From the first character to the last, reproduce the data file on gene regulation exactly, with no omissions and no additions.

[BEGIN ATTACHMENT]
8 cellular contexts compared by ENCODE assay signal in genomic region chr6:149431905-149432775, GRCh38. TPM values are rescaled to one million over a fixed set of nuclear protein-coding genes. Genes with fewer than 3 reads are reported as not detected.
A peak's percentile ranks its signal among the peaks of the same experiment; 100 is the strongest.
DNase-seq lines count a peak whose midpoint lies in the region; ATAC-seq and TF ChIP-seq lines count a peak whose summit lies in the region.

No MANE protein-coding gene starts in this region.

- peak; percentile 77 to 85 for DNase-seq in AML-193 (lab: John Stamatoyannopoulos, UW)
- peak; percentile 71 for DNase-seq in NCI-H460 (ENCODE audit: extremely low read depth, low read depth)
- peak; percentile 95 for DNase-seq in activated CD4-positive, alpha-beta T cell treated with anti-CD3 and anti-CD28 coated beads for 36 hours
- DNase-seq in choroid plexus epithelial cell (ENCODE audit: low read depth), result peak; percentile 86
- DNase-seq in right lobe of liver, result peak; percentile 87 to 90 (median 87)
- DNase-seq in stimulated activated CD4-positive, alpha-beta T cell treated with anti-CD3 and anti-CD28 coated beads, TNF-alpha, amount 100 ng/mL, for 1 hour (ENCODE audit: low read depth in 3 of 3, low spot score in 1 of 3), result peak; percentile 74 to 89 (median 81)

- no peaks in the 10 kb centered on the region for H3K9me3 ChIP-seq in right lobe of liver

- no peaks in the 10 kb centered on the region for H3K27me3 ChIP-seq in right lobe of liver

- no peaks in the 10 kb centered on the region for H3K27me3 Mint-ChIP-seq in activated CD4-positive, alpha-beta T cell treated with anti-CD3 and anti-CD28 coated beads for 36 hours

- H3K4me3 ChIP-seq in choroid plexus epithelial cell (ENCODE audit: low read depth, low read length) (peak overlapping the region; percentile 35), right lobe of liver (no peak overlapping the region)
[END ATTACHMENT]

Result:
8 cellular contexts compared by ENCODE assay signal in genomic region chr6:149431905-149432775, GRCh38. TPM values are rescaled to one million over a fixed set of nuclear protein-coding genes. Genes with fewer than 3 reads are reported as not detected.
A peak's percentile ranks its signal among the peaks of the same experiment; 100 is the strongest.
DNase-seq lines count a peak whose midpoint lies in the region; ATAC-seq and TF ChIP-seq lines count a peak whose summit lies in the region.

No MANE protein-coding gene starts in this region.

- peak; percentile 77 to 85 for DNase-seq in AML-193 (lab: John Stamatoyannopoulos, UW)
- peak; percentile 71 for DNase-seq in NCI-H460 (ENCODE audit: extremely low read depth, low read depth)
- peak; percentile 95 for DNase-seq in activated CD4-positive, alpha-beta T cell treated with anti-CD3 and anti-CD28 coated beads for 36 hours
- DNase-seq in choroid plexus epithelial cell (ENCODE audit: low read depth), result peak; percentile 86
- DNase-seq in right lobe of liver, result peak; percentile 87 to 90 (median 87)
- DNase-seq in stimulated activated CD4-positive, alpha-beta T cell treated with anti-CD3 and anti-CD28 coated beads, TNF-alpha, amount 100 ng/mL, for 1 hour (ENCODE audit: low read depth in 3 of 3, low spot score in 1 of 3), result peak; percentile 74 to 89 (median 81)

- no peaks in the 10 kb centered on the region for H3K9me3 ChIP-seq in right lobe of liver

- no peaks in the 10 kb centered on the region for H3K27me3 ChIP-seq in right lobe of liver

- no peaks in the 10 kb centered on the region for H3K27me3 Mint-ChIP-seq in activated CD4-positive, alpha-beta T cell treated with anti-CD3 and anti-CD28 coated beads for 36 hours

- H3K4me3 ChIP-seq in choroid plexus epithelial cell (ENCODE audit: low read depth, low read length) (peak overlapping the region; percentile 35), right lobe of liver (no peak overlapping the region)